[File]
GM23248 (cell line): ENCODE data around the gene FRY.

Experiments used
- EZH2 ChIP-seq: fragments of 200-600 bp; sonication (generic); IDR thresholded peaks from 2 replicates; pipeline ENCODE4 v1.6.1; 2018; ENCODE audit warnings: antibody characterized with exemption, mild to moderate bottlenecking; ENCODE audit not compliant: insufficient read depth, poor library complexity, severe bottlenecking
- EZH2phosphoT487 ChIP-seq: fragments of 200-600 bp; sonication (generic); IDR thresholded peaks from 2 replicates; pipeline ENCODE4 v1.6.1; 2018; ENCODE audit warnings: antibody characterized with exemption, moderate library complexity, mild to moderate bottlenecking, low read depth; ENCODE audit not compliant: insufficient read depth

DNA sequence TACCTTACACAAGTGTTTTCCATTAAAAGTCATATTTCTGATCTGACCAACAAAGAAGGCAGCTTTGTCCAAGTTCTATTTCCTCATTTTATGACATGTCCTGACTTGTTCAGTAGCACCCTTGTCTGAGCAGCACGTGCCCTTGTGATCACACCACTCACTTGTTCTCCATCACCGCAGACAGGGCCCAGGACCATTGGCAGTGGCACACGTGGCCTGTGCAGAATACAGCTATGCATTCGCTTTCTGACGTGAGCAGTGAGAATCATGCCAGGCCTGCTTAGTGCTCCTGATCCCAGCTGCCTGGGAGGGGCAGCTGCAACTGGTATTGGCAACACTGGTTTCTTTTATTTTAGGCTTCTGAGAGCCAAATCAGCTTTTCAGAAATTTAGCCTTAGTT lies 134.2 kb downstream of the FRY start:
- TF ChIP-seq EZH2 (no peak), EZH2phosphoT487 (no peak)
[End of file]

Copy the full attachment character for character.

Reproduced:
GM23248 (cell line): ENCODE data around the gene FRY.

Experiments used
- EZH2 ChIP-seq: fragments of 200-600 bp; sonication (generic); IDR thresholded peaks from 2 replicates; pipeline ENCODE4 v1.6.1; 2018; ENCODE audit warnings: antibody characterized with exemption, mild to moderate bottlenecking; ENCODE audit not compliant: insufficient read depth, poor library complexity, severe bottlenecking
- EZH2phosphoT487 ChIP-seq: fragments of 200-600 bp; sonication (generic); IDR thresholded peaks from 2 replicates; pipeline ENCODE4 v1.6.1; 2018; ENCODE audit warnings: antibody characterized with exemption, moderate library complexity, mild to moderate bottlenecking, low read depth; ENCODE audit not compliant: insufficient read depth

DNA sequence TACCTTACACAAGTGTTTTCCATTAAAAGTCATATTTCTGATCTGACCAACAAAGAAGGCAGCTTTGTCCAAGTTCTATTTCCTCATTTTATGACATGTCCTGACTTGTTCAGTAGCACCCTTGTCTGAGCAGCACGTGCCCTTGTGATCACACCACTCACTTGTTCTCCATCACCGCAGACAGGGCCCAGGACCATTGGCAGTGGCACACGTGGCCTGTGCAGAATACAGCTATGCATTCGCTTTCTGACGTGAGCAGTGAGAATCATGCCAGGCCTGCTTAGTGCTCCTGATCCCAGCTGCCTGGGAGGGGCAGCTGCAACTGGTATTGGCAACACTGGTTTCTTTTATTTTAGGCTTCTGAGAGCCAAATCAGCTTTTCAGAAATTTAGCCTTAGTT lies 134.2 kb downstream of the FRY start:
- TF ChIP-seq EZH2 (no peak), EZH2phosphoT487 (no peak)